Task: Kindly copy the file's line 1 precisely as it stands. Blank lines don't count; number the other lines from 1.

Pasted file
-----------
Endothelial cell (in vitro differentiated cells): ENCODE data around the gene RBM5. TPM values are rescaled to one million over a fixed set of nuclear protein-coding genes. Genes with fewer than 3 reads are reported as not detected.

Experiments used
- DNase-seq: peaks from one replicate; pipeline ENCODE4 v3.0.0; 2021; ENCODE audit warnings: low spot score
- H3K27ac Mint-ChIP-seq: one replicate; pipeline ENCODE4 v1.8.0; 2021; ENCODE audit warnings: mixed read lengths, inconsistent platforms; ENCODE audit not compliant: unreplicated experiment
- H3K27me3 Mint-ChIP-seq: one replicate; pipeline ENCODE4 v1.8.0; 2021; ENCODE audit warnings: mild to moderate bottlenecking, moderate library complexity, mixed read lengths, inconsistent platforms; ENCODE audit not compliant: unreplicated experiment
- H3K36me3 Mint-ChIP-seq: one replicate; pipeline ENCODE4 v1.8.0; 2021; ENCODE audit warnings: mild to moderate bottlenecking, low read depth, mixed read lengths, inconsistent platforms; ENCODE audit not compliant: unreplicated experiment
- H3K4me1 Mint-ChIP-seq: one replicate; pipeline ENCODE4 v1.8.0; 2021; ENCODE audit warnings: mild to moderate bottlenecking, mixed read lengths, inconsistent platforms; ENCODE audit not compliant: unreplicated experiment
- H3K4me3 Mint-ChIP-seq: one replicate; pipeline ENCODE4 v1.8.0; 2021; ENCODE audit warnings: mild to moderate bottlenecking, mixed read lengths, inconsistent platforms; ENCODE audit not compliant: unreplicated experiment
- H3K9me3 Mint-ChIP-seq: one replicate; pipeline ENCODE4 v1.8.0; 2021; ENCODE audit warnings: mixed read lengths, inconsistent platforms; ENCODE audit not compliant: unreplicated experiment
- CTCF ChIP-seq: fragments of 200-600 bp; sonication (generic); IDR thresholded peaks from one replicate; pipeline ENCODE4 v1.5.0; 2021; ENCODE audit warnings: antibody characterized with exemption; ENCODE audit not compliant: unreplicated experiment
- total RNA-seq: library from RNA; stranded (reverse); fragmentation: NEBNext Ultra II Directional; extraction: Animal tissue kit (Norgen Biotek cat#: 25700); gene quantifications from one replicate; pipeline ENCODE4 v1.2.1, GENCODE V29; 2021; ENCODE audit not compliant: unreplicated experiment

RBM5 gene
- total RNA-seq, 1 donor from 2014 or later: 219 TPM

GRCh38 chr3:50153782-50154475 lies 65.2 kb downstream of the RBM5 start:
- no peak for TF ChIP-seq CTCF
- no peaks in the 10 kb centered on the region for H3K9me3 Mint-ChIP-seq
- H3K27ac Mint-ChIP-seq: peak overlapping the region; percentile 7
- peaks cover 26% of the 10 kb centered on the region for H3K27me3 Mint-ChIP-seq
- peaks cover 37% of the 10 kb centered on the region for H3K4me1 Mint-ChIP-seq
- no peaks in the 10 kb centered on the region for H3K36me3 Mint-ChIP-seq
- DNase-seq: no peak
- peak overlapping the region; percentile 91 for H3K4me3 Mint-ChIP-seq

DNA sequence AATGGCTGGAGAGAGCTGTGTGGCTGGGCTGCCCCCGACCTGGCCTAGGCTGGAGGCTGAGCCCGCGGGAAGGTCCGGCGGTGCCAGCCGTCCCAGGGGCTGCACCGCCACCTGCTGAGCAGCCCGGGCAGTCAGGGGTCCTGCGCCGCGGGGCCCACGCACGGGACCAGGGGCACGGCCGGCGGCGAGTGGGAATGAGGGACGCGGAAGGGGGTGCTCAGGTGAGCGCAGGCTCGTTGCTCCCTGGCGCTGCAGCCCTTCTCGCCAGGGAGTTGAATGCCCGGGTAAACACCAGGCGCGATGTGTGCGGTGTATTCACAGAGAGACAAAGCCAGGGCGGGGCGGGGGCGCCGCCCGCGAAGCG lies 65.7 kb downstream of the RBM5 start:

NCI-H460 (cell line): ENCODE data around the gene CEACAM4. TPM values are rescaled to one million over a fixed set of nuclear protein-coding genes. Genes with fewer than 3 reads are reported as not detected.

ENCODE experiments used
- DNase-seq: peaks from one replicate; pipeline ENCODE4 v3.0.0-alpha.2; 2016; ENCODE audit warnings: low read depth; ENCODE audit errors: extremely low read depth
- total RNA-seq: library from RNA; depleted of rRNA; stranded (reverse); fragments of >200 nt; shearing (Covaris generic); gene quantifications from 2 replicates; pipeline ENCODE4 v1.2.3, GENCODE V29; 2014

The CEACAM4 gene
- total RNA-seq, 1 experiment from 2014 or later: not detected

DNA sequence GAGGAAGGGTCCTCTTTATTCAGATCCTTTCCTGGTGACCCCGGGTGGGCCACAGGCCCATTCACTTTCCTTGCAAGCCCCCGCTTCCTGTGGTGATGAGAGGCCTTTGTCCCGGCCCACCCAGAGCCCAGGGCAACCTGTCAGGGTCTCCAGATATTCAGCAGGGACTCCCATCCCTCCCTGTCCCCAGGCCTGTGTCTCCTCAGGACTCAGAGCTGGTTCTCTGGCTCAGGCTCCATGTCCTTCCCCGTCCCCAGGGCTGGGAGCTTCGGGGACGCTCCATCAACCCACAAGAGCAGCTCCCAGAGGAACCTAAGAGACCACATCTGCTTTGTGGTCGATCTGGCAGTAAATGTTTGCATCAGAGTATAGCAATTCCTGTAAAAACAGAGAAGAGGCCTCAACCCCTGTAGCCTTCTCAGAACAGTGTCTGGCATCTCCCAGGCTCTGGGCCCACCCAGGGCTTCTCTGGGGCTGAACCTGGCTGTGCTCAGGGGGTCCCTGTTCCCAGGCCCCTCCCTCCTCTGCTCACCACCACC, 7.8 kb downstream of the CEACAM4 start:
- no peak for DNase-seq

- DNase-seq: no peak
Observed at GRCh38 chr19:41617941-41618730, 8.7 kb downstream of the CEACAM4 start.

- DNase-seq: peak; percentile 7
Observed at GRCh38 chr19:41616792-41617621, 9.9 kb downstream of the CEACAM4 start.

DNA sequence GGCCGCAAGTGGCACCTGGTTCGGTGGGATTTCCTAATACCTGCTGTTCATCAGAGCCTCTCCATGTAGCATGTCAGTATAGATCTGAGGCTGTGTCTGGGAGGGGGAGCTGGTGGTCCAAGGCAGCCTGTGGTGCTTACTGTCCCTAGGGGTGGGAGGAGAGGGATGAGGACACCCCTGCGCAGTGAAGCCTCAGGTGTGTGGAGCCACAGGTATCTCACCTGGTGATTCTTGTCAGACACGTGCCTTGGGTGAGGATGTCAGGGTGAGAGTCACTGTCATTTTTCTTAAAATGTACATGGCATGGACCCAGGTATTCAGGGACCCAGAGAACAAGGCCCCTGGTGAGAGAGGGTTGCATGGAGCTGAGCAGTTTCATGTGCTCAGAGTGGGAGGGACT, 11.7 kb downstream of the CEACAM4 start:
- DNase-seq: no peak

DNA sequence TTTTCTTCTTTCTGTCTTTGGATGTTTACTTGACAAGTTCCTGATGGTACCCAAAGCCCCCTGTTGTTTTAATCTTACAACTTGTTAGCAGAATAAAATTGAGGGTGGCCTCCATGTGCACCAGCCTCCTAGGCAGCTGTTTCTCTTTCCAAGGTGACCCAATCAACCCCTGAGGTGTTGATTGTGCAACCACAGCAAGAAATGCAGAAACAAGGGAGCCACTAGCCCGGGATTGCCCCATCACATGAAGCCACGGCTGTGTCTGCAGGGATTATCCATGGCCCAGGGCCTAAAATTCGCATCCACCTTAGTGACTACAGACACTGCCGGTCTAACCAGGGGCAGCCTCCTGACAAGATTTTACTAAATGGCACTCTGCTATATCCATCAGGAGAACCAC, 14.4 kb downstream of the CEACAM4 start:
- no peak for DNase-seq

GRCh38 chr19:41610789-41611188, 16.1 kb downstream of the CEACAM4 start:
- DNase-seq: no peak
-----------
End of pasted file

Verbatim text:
Endothelial cell (in vitro differentiated cells): ENCODE data around the gene RBM5. TPM values are rescaled to one million over a fixed set of nuclear protein-coding genes. Genes with fewer than 3 reads are reported as not detected.